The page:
Hong Kong – The huge yellow protest banner near Hong Kong‘s legislature set the tone for two days of heckling that forced the Chinese territory’s leader to twice delay her appearances before policymakers.
“Citizens mask their faces, Carrie Lam masks her heart,” the banner read, an allusion to the now-outlawed face masks that Hong Kong protesters have been using during months of increasingly violent anti-government demonstrations.
On Wednesday, after being forced to abandon her annual policy address at the Legislative Council because of constant interruptions by opposition, pro-democracy politicians, Lam – the chief executive of Hong Kong – later outlined via video more than 200 policy initiatives to boost Hong Kong’s flagging economy.
Among them were measures to encourage large property developers to build more flats to make housing more affordable in a city that has some of the world’s most expensive real estate.
The scarcity of public housing, which has long been a key quality-of-life concern in Hong Kong, has become bound up with the current political crisis that began in June with protestors demonstrating against a proposed law that would have allowed the extradition of suspects to mainland China.
But analysts and community organisers who work with some of Hong Kong’s poorest people say Lam’s measures may not be enough to reverse the recession into which Hong Kong’s economy has slipped, and will do little to ease the housing crisis.
In fact, some critics say the proposals could end up hurting the very people they’re meant to help, and actually benefit the large corporations that dominate land ownership in Hong Kong and that exert enormous political influence on the territory’s governance.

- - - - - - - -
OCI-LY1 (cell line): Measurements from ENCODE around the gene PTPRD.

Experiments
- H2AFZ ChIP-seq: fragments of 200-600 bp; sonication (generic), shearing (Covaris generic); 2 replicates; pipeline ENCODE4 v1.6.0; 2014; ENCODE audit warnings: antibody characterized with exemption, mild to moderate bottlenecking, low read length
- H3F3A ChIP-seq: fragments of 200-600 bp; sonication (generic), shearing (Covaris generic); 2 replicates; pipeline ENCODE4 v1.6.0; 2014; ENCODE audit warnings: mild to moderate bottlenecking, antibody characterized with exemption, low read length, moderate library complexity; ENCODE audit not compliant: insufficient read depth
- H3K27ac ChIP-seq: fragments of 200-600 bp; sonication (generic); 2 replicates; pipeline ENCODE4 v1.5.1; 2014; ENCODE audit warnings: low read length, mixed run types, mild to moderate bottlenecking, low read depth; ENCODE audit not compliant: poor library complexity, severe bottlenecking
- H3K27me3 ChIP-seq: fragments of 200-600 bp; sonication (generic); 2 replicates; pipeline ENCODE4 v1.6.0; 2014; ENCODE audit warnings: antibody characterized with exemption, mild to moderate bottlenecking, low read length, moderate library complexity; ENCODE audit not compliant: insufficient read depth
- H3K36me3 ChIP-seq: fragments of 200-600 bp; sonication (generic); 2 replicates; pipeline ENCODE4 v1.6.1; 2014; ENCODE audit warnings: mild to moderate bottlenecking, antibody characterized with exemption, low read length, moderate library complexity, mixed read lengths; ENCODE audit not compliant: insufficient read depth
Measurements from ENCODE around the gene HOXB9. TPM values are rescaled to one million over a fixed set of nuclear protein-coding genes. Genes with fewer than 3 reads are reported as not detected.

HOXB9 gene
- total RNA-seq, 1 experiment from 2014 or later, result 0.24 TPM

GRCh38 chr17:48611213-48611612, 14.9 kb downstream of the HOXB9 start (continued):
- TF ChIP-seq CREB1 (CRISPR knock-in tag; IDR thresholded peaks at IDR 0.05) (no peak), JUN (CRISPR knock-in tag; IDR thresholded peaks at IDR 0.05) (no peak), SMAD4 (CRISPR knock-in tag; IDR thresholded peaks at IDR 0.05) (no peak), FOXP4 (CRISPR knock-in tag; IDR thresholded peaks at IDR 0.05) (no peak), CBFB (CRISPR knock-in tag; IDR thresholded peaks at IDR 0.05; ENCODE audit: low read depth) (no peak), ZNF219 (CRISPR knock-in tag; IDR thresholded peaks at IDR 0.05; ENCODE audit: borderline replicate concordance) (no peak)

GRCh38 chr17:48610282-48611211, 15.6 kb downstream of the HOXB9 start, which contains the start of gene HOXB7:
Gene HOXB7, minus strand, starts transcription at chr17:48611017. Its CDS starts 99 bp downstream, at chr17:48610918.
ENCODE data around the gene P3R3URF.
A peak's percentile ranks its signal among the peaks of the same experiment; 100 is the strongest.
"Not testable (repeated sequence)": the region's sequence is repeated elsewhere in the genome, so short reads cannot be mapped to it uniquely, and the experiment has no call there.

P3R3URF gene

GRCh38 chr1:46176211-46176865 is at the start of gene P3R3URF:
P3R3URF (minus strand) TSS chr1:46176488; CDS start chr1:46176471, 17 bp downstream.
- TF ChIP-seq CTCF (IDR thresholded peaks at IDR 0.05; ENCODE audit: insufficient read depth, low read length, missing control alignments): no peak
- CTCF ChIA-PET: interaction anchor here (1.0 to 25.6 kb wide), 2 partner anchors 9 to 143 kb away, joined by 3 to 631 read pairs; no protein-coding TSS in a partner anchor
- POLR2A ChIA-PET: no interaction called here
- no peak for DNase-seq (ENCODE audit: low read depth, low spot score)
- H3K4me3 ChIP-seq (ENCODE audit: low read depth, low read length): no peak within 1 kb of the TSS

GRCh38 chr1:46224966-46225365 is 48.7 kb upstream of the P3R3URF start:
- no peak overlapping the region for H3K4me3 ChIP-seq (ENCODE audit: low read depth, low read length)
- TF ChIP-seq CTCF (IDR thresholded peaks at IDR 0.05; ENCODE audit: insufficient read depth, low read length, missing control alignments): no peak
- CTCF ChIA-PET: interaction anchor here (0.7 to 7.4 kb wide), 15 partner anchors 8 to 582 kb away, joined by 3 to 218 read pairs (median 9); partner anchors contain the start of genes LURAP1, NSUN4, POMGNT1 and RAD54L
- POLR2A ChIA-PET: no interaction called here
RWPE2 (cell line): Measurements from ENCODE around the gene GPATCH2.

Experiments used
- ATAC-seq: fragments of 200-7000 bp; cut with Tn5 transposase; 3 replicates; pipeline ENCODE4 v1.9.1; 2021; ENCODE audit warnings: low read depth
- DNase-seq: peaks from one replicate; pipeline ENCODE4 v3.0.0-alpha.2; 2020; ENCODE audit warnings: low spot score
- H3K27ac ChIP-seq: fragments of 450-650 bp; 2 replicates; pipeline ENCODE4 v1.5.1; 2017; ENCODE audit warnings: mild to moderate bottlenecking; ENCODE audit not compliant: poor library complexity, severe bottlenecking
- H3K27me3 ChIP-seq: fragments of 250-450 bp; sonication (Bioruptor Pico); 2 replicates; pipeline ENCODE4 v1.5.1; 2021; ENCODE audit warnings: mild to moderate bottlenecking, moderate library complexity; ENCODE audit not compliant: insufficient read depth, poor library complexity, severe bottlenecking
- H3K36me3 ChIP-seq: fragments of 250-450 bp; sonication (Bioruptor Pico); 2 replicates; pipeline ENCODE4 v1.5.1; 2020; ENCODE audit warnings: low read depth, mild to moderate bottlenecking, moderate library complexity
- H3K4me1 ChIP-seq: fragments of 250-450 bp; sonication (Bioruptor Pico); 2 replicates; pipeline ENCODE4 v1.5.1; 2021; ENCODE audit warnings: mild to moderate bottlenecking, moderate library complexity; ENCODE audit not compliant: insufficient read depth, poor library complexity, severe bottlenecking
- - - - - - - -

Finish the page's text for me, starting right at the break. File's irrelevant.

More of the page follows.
“Housing is the toughest livelihood issue facing Hong Kong society. It is also a source of public grievances,” Lam said in her speech on Wednesday, adding that housing was “fundamental to social harmony and stability”.
“I learned that young professionals, with monthly salaries in the tens of thousands, are frustrated by the fact that they are unable to buy flats from the private housing market when market prices are often over 10,000 Hong Kong dollars [$1,275] per square foot [0.09sq metres],” Lam added.
Lam promised that 10,000 transitional housing units will be built over the next three years for people waiting for public housing. The government will also offer rent subsidies for those waiting for public rental flats and make it easier for first-time buyers to raise mortgages.
She said the issue of land supply has to be addressed and the government will take back private land for public housing. The government has already identified three kinds of sites: 450 hectares of abandoned farmland, lands with stalled public housing projects and seven hectares from three urban squatters’ villagers.
Hong Kong is one of the most densely packed places in the world.
But Lam could face a tough time pushing her proposals through given the depth of opposition she faces in the legislature.
Tommy Wu, a senior economist at Oxford Economics, says Lam will not be able to make many “concrete economic policies given the political standstill”.